Cathedral steward, Les Clark shares the fascinating history of the Father Smith organ case that graces the cathedral’s west end.

Following the Reformation, a strong prejudice had grown against the use of the organ in public religion.  Puritans thought the organ a hindrance rather than assistance to spiritual worship.  After 1590 most London church organs were disused and left to decay.  In 1643, Parliament ordered that ‘all organs and the frames in which they stand in all churches and chapels aforesaid shall be taken away and utterly defaced, and none hereafter set up in their places’. A letter in Bishop Cosin’s correspondence complains about a new pair of organs at Durham which were commanded to be played at the 6am Morning Prayer and had hence driven away scholars and others who ’were wont to frequent that Morning Prayer, when it was short and plainly said’ [sic].  Similar objection was made against organ use in the sacraments of Baptism and Holy Communion. The height of objection was reached under Cromwell and the Puritans, when monarchy was replaced by the Commonwealth in 1649.  Organs were taken out of almost all churches and many destroyed.  Organ pipes from Westminster Abbey were pawned at several ale-houses for pots of ale.

By the Restoration, when the Church of England recovered with the Monarchy, demand for organs was high, but English organ builders were few in number and their competence had declined during the long gap in their trade.  Taking advantage of this, two young continental organ-builders came to England.  Bernard Schmidt was German, the other, Renatus Harris, had English parents but trained in Paris.

Schmidt (Smith) built many organs in London and became ‘The King’s Organ Maker’, and had apartments in Whitehall with a salary of £20 per annum in 1681.

He was responsible for the Durham Cathedral organ; work started in 1683 and finished in around 1685, and it was known to be one of his finest instruments.  He used the best materials, and worked to his own high standards, with the result that the final price often exceeded the agreed contract.  In a letter to Mr. Wilson, Registrar to the Dean & Chapter of Durham, dated Nov. 1686, he says ‘As for the organ I have made for your Catedrall Church, I know it is so good and sound mad as anny in the holl worrelt.  I must confes I have out gon the pris, for this I declare that it cost mee a bove a thousent pound, let anny boddy think or say what the pless.  For carving and painting I have been too curious, in which I could have savet tree part in for, and no bodd should have found foult with it. [sic]’  (It would certainly have been interesting to see the response from the Dean!)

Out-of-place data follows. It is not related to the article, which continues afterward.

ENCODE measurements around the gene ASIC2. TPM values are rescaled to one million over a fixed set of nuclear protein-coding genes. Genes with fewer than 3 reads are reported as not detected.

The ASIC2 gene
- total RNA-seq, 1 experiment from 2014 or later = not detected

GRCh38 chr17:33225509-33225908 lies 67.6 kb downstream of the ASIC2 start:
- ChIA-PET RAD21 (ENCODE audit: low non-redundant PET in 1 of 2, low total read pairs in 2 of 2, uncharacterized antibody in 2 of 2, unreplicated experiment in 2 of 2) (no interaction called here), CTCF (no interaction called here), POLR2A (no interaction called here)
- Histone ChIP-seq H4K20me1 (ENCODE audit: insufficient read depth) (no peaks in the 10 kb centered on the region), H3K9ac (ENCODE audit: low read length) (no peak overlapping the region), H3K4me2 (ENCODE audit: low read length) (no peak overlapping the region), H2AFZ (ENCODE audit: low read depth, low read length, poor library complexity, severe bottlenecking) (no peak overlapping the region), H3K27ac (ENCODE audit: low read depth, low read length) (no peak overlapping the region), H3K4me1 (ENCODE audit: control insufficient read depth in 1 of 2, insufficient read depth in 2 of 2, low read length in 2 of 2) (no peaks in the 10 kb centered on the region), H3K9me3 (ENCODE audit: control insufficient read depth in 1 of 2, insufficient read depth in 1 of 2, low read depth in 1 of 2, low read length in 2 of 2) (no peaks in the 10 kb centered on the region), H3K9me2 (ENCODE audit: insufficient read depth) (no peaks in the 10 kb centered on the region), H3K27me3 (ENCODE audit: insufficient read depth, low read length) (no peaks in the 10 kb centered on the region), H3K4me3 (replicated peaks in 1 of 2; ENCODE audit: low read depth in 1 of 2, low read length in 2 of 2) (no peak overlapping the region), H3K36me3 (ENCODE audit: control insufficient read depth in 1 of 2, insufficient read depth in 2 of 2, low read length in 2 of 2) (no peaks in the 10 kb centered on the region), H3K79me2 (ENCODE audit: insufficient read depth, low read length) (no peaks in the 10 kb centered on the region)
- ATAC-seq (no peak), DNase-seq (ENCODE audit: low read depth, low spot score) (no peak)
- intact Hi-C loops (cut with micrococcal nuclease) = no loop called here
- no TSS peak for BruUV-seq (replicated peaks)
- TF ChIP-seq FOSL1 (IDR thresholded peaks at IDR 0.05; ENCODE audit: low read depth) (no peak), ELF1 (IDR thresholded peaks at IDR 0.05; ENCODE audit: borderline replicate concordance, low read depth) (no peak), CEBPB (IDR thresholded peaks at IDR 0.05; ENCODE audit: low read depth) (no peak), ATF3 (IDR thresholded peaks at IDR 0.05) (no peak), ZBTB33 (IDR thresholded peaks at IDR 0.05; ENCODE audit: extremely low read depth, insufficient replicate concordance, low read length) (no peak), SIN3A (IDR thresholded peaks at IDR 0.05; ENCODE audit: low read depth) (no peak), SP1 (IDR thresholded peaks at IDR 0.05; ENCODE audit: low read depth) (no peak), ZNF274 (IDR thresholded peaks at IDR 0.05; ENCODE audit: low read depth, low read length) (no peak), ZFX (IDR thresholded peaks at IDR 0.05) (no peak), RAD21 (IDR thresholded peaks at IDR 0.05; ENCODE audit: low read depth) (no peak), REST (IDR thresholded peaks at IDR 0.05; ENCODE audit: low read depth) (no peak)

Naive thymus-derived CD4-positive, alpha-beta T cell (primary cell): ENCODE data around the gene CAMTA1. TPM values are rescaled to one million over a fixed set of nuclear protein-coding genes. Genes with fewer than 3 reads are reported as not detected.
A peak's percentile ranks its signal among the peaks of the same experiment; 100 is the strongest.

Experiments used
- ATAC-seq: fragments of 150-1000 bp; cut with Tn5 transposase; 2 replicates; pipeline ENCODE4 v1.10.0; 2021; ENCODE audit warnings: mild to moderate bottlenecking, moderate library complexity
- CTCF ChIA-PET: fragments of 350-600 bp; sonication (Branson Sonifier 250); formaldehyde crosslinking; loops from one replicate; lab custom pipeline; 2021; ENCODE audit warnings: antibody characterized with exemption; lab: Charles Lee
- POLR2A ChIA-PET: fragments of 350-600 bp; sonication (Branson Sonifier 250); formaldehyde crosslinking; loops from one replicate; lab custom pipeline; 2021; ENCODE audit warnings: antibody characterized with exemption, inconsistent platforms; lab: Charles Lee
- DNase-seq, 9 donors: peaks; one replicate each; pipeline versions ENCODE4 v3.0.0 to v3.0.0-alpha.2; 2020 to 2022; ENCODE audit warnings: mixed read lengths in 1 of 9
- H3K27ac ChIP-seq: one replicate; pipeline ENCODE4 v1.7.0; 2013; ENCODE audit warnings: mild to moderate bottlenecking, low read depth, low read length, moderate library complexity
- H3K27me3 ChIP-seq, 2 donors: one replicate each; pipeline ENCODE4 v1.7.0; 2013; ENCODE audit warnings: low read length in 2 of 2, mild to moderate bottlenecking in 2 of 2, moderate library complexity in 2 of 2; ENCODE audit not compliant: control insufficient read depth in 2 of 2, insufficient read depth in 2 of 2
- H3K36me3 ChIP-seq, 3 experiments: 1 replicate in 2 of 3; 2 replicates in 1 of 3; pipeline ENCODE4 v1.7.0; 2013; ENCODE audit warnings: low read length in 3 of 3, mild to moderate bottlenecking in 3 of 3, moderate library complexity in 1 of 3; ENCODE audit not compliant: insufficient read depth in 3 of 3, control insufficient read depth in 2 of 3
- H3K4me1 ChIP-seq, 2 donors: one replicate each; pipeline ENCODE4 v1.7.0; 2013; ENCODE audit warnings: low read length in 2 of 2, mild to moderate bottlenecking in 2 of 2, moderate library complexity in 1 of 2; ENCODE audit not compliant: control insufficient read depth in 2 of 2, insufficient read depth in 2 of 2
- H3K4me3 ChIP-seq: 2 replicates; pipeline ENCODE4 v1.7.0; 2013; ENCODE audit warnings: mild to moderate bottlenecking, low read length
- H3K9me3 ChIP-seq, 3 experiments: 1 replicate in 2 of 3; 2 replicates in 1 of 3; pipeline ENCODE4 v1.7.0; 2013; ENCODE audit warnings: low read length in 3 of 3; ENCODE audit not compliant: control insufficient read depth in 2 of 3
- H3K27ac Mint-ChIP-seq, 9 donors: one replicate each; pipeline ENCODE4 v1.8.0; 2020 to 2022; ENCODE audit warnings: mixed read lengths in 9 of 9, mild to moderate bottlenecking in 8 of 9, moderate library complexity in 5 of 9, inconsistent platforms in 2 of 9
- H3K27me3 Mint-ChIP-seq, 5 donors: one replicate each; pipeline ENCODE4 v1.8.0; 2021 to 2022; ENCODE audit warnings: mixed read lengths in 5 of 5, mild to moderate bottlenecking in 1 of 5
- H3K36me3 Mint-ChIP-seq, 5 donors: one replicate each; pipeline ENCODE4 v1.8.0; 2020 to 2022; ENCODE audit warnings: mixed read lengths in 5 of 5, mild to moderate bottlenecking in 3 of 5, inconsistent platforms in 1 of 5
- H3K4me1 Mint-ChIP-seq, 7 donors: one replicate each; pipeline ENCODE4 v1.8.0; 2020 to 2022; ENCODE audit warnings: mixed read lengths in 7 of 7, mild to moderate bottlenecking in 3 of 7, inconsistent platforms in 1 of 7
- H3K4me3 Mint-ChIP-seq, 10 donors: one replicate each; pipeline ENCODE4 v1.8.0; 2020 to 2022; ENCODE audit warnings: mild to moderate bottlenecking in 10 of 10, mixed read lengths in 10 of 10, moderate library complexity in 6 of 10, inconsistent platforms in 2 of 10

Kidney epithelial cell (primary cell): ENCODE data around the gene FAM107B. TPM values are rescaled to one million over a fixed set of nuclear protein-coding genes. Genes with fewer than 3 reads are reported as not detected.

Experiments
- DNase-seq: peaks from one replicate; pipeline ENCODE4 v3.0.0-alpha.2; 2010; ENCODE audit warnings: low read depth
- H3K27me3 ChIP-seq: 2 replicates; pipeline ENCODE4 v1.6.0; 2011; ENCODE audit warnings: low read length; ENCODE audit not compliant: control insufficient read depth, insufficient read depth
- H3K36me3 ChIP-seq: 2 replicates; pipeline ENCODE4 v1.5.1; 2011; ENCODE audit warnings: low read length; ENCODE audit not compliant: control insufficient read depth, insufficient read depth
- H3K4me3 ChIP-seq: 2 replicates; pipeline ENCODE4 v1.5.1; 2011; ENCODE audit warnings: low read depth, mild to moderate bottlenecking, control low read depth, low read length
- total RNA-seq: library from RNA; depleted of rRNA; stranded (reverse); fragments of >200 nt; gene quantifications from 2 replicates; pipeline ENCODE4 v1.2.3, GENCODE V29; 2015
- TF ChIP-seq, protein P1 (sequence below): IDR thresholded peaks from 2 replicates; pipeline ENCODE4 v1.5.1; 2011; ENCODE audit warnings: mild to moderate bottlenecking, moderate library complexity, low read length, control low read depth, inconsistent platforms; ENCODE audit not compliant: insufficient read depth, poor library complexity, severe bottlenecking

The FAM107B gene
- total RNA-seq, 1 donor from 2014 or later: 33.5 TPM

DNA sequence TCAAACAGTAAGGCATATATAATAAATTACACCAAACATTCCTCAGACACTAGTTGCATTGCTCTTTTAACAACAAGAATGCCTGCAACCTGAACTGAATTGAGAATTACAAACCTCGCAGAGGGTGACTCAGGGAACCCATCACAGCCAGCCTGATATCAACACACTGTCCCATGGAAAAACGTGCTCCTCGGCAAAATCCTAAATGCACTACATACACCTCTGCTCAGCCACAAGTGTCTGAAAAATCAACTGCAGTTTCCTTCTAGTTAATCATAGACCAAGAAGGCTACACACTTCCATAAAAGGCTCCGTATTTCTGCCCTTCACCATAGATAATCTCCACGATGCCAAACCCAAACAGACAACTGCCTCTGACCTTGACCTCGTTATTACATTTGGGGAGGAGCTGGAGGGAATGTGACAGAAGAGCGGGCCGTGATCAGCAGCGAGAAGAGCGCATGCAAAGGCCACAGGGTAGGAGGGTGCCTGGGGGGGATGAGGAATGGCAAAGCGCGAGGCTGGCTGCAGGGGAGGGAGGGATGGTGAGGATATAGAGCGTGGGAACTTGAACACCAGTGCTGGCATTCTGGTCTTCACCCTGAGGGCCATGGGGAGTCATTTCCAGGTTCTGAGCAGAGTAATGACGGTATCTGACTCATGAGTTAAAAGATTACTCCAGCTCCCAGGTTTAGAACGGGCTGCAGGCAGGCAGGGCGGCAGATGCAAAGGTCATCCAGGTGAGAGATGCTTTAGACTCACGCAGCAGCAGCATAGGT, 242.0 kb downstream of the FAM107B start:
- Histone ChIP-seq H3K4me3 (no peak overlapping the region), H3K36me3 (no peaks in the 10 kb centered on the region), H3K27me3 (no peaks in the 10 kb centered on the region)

The ‘Father’ Smith Organ Case currently situated at Durham Cathedral’s west end

When the choir stalls were rebuilt after the Reformation, they continued across the front of the choir as an organ screen, with the organ mounted high above, cutting off the choir, and services, from the nave.  This typical arrangement of the time can still be seen, for example in some of the Cambridge college chapels.  The blocking effect of the organ on the view along the cathedral is clearly shown in the painting of the Assize Sunday service, 1835, hanging in its usual position near the night stair in the Monks’ Dormitory.  The organ was taken down to open up the view in Victorian times as part of the Gilbert Scott changes at the crossing and a Willis organ installed in its place.  This in turn was given a major upgrade by Harrison & Harrison, who still maintain it today.

Durham Cathedral’s Father Willis Organ situated in the Quire

With acknowledgement of information from The Father Smith Organ in Auckland Castle by C.K. Pattinson- Organ builders are traditionally known as ‘Father …….’



  1. In this fascinating and educative essay about less enlightened times. I see only part of the Smith case and wonder if my computer management is lacking? I have a dream (and I’m not the first) to see the Smith case incorporated into a West division of the main instrument. When will this take place?

  2. Some of the “facts” in this piece about the Smith organ case are inaccurate. For instance it was taken off the screen in 1847, not when Scott commenced restoration of the building. Significant corrections needed using properly researched facts in “Durham Cathedral Organs”: ISBN 97860000035433

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